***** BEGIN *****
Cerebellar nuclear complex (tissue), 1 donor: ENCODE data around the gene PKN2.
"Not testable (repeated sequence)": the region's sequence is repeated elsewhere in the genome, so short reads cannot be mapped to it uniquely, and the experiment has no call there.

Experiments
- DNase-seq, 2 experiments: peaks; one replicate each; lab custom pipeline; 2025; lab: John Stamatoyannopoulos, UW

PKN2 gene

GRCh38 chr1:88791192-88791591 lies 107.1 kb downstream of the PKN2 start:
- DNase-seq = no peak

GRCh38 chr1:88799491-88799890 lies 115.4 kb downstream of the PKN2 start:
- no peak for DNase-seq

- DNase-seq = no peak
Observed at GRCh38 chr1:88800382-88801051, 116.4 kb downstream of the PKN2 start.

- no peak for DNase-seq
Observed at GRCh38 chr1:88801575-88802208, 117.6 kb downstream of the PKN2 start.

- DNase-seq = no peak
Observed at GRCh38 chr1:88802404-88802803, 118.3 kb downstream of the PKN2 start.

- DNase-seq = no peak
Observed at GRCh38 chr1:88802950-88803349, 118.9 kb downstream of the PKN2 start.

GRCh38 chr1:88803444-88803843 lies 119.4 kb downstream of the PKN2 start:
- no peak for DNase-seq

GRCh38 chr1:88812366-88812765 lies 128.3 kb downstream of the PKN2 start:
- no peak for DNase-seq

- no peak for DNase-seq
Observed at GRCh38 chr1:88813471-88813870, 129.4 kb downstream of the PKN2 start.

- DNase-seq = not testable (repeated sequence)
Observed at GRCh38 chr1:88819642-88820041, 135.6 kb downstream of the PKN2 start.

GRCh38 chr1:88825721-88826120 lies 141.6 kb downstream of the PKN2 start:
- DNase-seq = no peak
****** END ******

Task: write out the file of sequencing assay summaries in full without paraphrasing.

Cerebellar nuclear complex (tissue), 1 donor: ENCODE data around the gene PKN2.
"Not testable (repeated sequence)": the region's sequence is repeated elsewhere in the genome, so short reads cannot be mapped to it uniquely, and the experiment has no call there.

Experiments
- DNase-seq, 2 experiments: peaks; one replicate each; lab custom pipeline; 2025; lab: John Stamatoyannopoulos, UW

PKN2 gene

GRCh38 chr1:88791192-88791591 lies 107.1 kb downstream of the PKN2 start:
- DNase-seq = no peak

GRCh38 chr1:88799491-88799890 lies 115.4 kb downstream of the PKN2 start:
- no peak for DNase-seq

- DNase-seq = no peak
Observed at GRCh38 chr1:88800382-88801051, 116.4 kb downstream of the PKN2 start.

- no peak for DNase-seq
Observed at GRCh38 chr1:88801575-88802208, 117.6 kb downstream of the PKN2 start.

- DNase-seq = no peak
Observed at GRCh38 chr1:88802404-88802803, 118.3 kb downstream of the PKN2 start.

- DNase-seq = no peak
Observed at GRCh38 chr1:88802950-88803349, 118.9 kb downstream of the PKN2 start.

GRCh38 chr1:88803444-88803843 lies 119.4 kb downstream of the PKN2 start:
- no peak for DNase-seq

GRCh38 chr1:88812366-88812765 lies 128.3 kb downstream of the PKN2 start:
- no peak for DNase-seq

- no peak for DNase-seq
Observed at GRCh38 chr1:88813471-88813870, 129.4 kb downstream of the PKN2 start.

- DNase-seq = not testable (repeated sequence)
Observed at GRCh38 chr1:88819642-88820041, 135.6 kb downstream of the PKN2 start.

GRCh38 chr1:88825721-88826120 lies 141.6 kb downstream of the PKN2 start:
- DNase-seq = no peak